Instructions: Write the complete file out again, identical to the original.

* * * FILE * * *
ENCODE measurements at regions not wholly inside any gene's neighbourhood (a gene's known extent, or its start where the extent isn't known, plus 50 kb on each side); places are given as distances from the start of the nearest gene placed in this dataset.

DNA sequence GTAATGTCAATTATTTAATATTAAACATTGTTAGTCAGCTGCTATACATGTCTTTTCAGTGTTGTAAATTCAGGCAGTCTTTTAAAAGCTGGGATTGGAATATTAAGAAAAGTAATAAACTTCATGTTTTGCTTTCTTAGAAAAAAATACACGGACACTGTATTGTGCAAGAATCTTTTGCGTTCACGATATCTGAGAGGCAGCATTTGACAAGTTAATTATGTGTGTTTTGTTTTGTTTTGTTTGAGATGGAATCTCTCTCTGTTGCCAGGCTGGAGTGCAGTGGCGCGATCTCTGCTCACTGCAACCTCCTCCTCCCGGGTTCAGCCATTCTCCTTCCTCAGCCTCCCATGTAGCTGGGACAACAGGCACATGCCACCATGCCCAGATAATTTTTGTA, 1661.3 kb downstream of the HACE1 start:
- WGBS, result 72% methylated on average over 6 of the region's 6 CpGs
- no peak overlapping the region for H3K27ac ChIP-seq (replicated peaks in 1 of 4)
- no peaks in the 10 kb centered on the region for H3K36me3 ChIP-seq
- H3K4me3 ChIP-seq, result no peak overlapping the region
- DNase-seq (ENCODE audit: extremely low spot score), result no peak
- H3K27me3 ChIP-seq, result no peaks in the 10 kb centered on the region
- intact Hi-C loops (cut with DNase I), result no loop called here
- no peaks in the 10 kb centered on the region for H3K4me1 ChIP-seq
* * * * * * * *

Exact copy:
ENCODE measurements at regions not wholly inside any gene's neighbourhood (a gene's known extent, or its start where the extent isn't known, plus 50 kb on each side); places are given as distances from the start of the nearest gene placed in this dataset.

DNA sequence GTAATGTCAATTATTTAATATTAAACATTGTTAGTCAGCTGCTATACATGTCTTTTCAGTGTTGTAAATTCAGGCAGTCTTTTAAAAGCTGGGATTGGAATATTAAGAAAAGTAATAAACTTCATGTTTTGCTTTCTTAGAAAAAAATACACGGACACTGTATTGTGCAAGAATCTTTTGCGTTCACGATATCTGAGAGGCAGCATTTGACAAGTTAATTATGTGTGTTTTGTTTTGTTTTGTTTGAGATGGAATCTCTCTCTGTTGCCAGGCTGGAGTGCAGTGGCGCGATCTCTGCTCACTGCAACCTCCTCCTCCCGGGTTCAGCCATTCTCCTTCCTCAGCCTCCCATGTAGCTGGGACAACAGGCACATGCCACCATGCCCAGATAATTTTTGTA, 1661.3 kb downstream of the HACE1 start:
- WGBS, result 72% methylated on average over 6 of the region's 6 CpGs
- no peak overlapping the region for H3K27ac ChIP-seq (replicated peaks in 1 of 4)
- no peaks in the 10 kb centered on the region for H3K36me3 ChIP-seq
- H3K4me3 ChIP-seq, result no peak overlapping the region
- DNase-seq (ENCODE audit: extremely low spot score), result no peak
- H3K27me3 ChIP-seq, result no peaks in the 10 kb centered on the region
- intact Hi-C loops (cut with DNase I), result no loop called here
- no peaks in the 10 kb centered on the region for H3K4me1 ChIP-seq